X-ray awareness, the inside story

the inside story (…) is typical of X-ray photographs, boudoir journalism, and cubist painting alike. (The Mechanical Bride, 49-50)

the characteristic mode of learning and knowing since the telegraph offers a pattern of instantaneous inter-cultural x-ray, very different from the enclosed spaces of literature. Man is no longer monad but nomad. (Have with You to Madison Avenue or The Flush-Profile of Literature, 1957)1

Already, new “sex symbols” poke fun at the super female. Notable among them is the boyish and gentle young model known as Twiggy. Sophia Loren, for example, is to Twiggy as a Rubens painting is to an X-ray. And what does an X-ray of a woman reveal? Not a realistic picture, but a deep, involving image. Not a specialized female, but a human being. (The Future of Sex, 1967)

The kids have grown up in an x-ray world. The TV camera does a perpetual job of x-ray on them and they take this for granted. X-ray means depth, x-ray means participation in depth in whatever they are doing, and calls for a totally new kind of commitment to everything they are doing. That is why when they encounter situations in which they are merely classified entities as in the school room, they don’t feel wanted, they don’t feel needed, they just drop out. Now, this strange, new all-at-once situation in which everybody experiences everything all at once creates this kind of x-ray mosaic of involvement and participation for which people are just not prepared. They have lived through centuries of detachment, of non-involvement, Suddenly they are involved. So it’s a big surprise, and for many people a kind of exhilaration. Wonderful! (McLuhan on CBC ‘Our World’, 1967)

TV demands sophistication — that is, multi-level perception. It is a depth medium, an X-ray form that penetrates the viewer. (All of the Candidates are Asleep, 1968)

The same speed of access to many kinds of data has given us the power to X-ray all the cultures and subcultures in the world. We no longer approach them from any point of view or for the purpose of taking a picture of them. The new approach is the X-ray approach of penetration in depth to achieve awareness on many levels at once. (…) The habit of avoiding the present or the new which has been immemorial human tradition tends to yield to this X-ray approach of the structures that shape and surround human perception. (Environment As Programmed Happening, 1968)

The mechanical proceeds by fragmentation of all processes, including the process of perception. The mechanical enthroned the “point of view,” the static position, with its vanishing point. The electric age favors a total field approach, a kind of X-ray in depth which not only avoids a point of view but avoids looking at situations from any single level. (Environment As Programmed Happening, 1968)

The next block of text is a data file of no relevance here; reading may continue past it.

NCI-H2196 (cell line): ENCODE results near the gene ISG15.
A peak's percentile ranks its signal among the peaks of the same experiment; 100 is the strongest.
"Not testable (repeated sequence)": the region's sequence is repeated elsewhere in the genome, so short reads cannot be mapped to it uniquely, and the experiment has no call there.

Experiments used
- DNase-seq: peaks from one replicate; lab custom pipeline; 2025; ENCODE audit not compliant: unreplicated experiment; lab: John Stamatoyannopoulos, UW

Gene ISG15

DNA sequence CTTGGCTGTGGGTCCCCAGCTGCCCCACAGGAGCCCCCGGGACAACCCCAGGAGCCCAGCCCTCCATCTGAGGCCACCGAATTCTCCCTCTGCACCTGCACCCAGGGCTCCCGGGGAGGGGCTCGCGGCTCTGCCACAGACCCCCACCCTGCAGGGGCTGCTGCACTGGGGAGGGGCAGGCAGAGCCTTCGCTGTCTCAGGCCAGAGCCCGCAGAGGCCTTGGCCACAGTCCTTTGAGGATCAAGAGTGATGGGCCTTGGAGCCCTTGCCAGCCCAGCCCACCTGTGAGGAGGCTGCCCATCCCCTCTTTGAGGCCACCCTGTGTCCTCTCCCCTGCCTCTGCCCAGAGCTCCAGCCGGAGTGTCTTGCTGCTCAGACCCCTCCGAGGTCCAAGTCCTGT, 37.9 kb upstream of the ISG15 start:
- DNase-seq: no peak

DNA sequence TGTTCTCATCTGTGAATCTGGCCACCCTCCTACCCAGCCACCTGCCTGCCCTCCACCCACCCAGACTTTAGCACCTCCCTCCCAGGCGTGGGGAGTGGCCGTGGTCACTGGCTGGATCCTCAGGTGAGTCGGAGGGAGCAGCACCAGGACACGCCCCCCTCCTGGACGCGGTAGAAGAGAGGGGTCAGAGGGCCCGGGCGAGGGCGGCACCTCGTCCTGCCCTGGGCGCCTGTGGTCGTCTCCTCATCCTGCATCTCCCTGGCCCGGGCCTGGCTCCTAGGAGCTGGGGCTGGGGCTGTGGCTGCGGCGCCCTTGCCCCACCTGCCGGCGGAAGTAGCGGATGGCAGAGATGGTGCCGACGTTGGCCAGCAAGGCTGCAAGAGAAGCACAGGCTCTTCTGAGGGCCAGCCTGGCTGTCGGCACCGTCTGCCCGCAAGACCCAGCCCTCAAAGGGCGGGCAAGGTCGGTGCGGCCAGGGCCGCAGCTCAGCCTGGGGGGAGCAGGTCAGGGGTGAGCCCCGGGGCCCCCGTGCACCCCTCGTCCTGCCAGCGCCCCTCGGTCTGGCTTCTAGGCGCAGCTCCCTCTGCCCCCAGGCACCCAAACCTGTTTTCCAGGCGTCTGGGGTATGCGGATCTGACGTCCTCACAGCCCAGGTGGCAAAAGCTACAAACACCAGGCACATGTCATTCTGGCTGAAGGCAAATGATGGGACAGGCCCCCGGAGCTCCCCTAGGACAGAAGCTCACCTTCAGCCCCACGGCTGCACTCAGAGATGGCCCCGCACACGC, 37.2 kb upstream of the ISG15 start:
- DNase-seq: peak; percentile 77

TV (…) is a kind of X-ray. (…) The viewer is in the situation of being X-rayed by the image. (Through the Vanishing Point, 241)

the tension between inner and outer is a merely visual guideline, and in the age of the X-ray inner and outer are simultaneous events.  (Through the Vanishing Point, 254)

One equivalent of psychoanalysis might be x-ray photography. Psychology without walls, on one hand; biology without walls, on the other. (Educational Effects of Mass Media of Communication, 1956; also Counterblast, 1969, 123)

Even the new instruments of sensory measurement draw attention to the iconic aspects of visual perception, An X-ray radiologist looks at his images as if he were handling them. (Cliche to Archetype, 100)

The cathode-ray tube is an x-ray. The audience is involved in depth. The TV image is not a picture but an icon. The TV camera has no shutter. (Culture is our Business, 36)

the X-ray vision of all processes renders invention an easy consequence of perceiving causes in action. (Take Today, 104)

ESP Is Old Hat When Effects Precede Causes: The patterns of formerly hidden processes now begin to obtrude on every hand. Prescience, prophetic vision, and artistic awareness are no longer needed to establish an understanding of the most secret causes of personal and social processes. Mere electric speed-up makes X-ray awareness natural. (…) Now involvement is so mandatory and loyalties so corporate that (…) means and goals merge in process (…) these patterns and processes thus become perceptible. (Take Today, 193-194)

television does not present a visual image, but an X-ray icon which penetrates our entire organism. Joyce called it “the charge of the light barricade” — part of the Crimean war against mankind. Stained-glass images are not visual either, since they are defined by light through, as in Rouault paintings. The structure of these images is audile-tactile, as in abstract art, both of Symbolist and Cubist kind. (McLuhan to Barbara Ward, Feb 9 1973, Letters, 465-468)

  1.  Unpublished review of Northrop Frye’s Anatomy of Criticism.